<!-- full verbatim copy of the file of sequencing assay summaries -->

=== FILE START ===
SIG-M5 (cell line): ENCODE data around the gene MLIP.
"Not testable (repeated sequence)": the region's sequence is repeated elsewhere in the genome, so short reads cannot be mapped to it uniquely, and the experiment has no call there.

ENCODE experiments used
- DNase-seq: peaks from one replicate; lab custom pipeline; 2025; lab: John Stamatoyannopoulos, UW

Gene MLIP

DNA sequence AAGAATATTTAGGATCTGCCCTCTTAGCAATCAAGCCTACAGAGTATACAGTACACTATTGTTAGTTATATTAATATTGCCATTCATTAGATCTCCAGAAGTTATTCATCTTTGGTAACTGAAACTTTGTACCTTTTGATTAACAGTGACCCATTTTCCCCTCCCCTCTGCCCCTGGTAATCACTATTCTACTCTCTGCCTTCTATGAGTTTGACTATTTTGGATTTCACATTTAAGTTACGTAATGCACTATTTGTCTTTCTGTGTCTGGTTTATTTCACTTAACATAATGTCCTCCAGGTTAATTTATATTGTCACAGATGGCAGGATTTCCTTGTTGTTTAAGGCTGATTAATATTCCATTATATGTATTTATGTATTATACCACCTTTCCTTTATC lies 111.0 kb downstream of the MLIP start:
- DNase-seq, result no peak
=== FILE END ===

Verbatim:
SIG-M5 (cell line): ENCODE data around the gene MLIP.
"Not testable (repeated sequence)": the region's sequence is repeated elsewhere in the genome, so short reads cannot be mapped to it uniquely, and the experiment has no call there.

ENCODE experiments used
- DNase-seq: peaks from one replicate; lab custom pipeline; 2025; lab: John Stamatoyannopoulos, UW

Gene MLIP

DNA sequence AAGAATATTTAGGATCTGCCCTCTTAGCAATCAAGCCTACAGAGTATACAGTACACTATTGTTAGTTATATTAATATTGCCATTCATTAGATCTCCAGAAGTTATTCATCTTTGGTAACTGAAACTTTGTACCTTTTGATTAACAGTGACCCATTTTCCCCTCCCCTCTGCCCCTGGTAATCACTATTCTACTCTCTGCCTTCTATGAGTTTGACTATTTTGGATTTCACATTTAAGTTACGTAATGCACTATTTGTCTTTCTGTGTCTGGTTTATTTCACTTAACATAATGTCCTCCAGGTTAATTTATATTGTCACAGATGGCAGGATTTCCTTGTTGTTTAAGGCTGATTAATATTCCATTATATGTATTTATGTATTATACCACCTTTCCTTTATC lies 111.0 kb downstream of the MLIP start:
- DNase-seq, result no peak